Under his rule the Tlatelolcas continued to expand their wealth and influence within the valley of Mexico. Through trade and tribute, the city's market grew to include trade in wool, jade and quetzal feathers. Tlacateotl also ordered the removal of sculptures from the ruins of Tula to decorate the growing city.
His reign ended in 1427/8 during the succession struggle in Azcapotzalco between Tayatzin and Maxtla. He is recorded as having been stoned to death while traveling by canoe. Maxtla is commonly assumed to have ordered the murder, possibly due to a suspected affair between Tlacateotl and Maxtla's wife. He was succeeded by his grandson, Quauhtlatoa.
He succeeded his father, Quaquapitzahuac, upon his death in 1417. He was a brother of the queens Matlalatzin and Huacaltzintli and grandson of the famous king Tezozomoc. He was also a cousin of Emperor Chimalpopoca and uncle of the prince Tezozomoc.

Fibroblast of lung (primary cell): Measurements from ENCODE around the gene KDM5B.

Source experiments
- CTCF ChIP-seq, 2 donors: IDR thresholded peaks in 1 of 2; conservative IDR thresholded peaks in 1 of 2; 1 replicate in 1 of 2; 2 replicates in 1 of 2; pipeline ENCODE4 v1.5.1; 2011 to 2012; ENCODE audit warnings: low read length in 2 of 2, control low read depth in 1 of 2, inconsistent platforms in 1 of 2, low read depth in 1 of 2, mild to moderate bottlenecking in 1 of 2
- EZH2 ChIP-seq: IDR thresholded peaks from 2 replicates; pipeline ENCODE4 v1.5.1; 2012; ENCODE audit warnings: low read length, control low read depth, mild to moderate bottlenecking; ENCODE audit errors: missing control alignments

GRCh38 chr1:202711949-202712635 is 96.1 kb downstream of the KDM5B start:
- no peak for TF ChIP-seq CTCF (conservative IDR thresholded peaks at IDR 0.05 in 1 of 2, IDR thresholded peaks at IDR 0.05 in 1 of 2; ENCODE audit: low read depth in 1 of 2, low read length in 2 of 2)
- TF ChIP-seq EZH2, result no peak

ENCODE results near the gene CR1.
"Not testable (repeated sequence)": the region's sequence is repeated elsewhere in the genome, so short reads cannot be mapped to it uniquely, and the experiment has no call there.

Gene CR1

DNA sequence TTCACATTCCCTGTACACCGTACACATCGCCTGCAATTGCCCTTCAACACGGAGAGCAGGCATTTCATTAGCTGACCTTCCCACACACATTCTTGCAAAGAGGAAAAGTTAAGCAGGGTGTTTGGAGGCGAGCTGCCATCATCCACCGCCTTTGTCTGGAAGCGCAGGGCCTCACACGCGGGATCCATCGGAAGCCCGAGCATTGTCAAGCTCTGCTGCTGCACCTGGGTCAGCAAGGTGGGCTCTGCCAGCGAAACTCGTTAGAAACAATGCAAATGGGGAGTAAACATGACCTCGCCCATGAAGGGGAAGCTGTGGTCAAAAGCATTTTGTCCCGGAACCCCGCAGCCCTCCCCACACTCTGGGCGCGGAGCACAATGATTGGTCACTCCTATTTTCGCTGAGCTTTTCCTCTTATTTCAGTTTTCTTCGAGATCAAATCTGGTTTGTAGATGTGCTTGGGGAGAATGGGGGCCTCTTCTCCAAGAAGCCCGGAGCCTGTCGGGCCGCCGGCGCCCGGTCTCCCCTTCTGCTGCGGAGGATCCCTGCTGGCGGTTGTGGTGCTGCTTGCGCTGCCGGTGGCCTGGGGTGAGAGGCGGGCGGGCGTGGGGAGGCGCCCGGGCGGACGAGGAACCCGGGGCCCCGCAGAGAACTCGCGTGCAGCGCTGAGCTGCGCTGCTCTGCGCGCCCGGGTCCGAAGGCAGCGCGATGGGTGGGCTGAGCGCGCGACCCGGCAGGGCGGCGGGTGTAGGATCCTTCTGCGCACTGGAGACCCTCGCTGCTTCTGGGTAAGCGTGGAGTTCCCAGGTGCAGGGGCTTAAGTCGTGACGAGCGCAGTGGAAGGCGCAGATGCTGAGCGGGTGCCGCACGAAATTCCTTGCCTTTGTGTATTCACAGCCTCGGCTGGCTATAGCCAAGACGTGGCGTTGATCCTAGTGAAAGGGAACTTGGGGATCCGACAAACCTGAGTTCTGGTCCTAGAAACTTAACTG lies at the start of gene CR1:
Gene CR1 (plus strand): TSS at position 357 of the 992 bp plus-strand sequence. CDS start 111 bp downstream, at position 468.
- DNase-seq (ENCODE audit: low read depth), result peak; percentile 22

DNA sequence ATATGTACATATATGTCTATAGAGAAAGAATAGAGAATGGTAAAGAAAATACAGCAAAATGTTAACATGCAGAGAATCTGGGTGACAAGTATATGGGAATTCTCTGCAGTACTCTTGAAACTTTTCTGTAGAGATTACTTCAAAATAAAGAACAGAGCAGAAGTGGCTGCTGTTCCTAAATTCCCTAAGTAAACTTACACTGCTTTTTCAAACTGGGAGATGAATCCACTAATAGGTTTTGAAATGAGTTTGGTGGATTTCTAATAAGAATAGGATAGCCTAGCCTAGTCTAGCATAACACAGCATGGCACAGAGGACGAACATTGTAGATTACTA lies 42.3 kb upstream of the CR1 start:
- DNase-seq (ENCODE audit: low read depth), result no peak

- Matos Moctezuma, Eduardo (2008). "Breve historia de Tlatelolco". Arqueología Mexicana. XV - 89: 31.
- Chimalpahin Cuauhtlehuanitzin, Domingo Francisco de San Antón Muñón (1997). Codex Chimalpahin: society and politics in Mexico Tenochtitlan, Tlatelolco, Texcoco, Culhuacan, and other Nahua altepetl in central Mexico: the Nahuatl and Spanish annals and accounts collected and recorded by don Domingo de San Antón Muñón Chimalpahin Quauhtlehuanitzin. The Civilization of the American Indian Series. edited and translated by Arthur J. O. Anderson and Susan Schroeder. Norman: University of Oklahoma Press. ISBN 0-8061-2921-2.
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